A. Lerumo, 1971, “Kadalie of the ICU” – ‘African Communist’ no. 44

Reference: A. Lerumo, 1971, “Kadalie of the ICU,” African Communist number 44.  Get the PDF here. This piece is a lengthy, insightful review of My Life and the ICU, the posthumously published autobiography of Clements Kadalie (1896-1951). Kadalie, a Malawian immigrant and ex-school teacher, was a leading figure in the Industrial and Commercial Workers Union of Africa (ICU). Founded in 1919, the ICU spread like … Continue reading A. Lerumo, 1971, “Kadalie of the ICU” – ‘African Communist’ no. 44

Biography: Lucien van der Walt, 2011, “Thibedi, Thibedi William (1888–1960), South African revolutionary syndicalist and Communist,” in DAB

Lucien van der Walt, 2011, “Thibedi, Thibedi William (1888–1960), South African revolutionary syndicalist and Communist,” in Emmanuel K. Akyeampong and Henry Louis Gates, Jr (eds.), Oxford Dictionary of African Biography, Oxford University Press. Get the PDF here. Continue reading Biography: Lucien van der Walt, 2011, “Thibedi, Thibedi William (1888–1960), South African revolutionary syndicalist and Communist,” in DAB

Biography: Noor Nieftagodien, 2011, “Clements Kadalie,” in DAB

Noor Nieftagodien, 2011, “Clements Kadalie,” in Emmanuel K. Akyeampong and Henry Louis Gates, Jr (eds.), Oxford Dictionary of African Biography, Oxford University Press. Get the PDF here. Continue reading Biography: Noor Nieftagodien, 2011, “Clements Kadalie,” in DAB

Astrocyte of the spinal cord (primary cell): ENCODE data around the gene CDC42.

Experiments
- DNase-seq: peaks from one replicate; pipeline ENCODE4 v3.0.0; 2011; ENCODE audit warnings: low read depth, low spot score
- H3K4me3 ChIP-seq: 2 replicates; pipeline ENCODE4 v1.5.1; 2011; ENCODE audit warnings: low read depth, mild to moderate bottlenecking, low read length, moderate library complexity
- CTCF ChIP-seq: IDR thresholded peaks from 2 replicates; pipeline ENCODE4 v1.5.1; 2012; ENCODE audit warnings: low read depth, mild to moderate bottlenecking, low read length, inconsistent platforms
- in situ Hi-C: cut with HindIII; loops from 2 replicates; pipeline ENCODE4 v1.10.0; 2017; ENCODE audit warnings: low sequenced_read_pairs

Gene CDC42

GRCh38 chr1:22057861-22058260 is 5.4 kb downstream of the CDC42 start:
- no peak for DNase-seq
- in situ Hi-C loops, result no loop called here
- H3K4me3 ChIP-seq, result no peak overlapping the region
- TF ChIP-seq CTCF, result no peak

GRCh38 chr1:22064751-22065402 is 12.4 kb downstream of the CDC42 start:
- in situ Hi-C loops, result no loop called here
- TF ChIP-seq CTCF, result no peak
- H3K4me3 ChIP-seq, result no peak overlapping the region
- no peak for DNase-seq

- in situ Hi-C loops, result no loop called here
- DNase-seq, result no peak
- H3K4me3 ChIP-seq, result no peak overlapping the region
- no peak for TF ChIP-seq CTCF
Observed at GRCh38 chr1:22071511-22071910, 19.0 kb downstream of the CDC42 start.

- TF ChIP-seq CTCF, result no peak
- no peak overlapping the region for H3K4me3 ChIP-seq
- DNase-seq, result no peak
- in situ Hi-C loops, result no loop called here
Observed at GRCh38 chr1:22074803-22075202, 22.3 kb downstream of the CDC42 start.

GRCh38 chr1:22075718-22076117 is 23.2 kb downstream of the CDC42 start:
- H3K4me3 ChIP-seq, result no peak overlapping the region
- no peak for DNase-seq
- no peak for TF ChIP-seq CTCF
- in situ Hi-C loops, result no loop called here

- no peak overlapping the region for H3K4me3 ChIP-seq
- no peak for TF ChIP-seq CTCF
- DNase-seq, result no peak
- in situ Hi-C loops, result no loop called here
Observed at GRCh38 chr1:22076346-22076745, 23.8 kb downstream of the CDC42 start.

Material on the ICU, from “New Nation, New History” volume 1 (1989)

The 1970s and 1980s anti-apartheid movement was marked by he explosion of an alternative press. A notable example was the mass-distribution weekly New Nation newspaper. Launched in 1986 with the backing of the South African Catholic Bishops Conference, it championed the black working class, and ran a series called “Learning Nation”: produced to assist high school learners, ths was notable for providing a radical alternative … Continue reading Material on the ICU, from “New Nation, New History” volume 1 (1989)

Material on L.A. Motler (from Macnab, Gulston’s 1948 “South African Poetry: A New Anthology”

This is material dealing with the anarchist Leonard Augustine Motler, a British immigrant to South Africa, who was also linked to the local Communist Party. More on Motler here and here. This material is from a 1948 poetry anthology. Get the PDF here. (Ironically, the anthology had a foreword by then-famed South African poet Roy Campbell. Campbell, a conservative, authoritarian and anti-modernist English-speaking white South … Continue reading Material on L.A. Motler (from Macnab, Gulston’s 1948 “South African Poetry: A New Anthology”

“South African Labour Bulletin”: 1974 special issue on the ICU

Get the PDF here. The rise of a new, independent trade union movement in South Africa from the 1970s — a movement centred on black workers — revived interest in labour history. Activists and academics linked to the new unions and labour service organisations were interested in the recovery of a useful working class history, meaning one that enabled a class-based understanding of South Africa, … Continue reading “South African Labour Bulletin”: 1974 special issue on the ICU

Motler, Leonard Augustine, 1888-1967 (Nick Heath)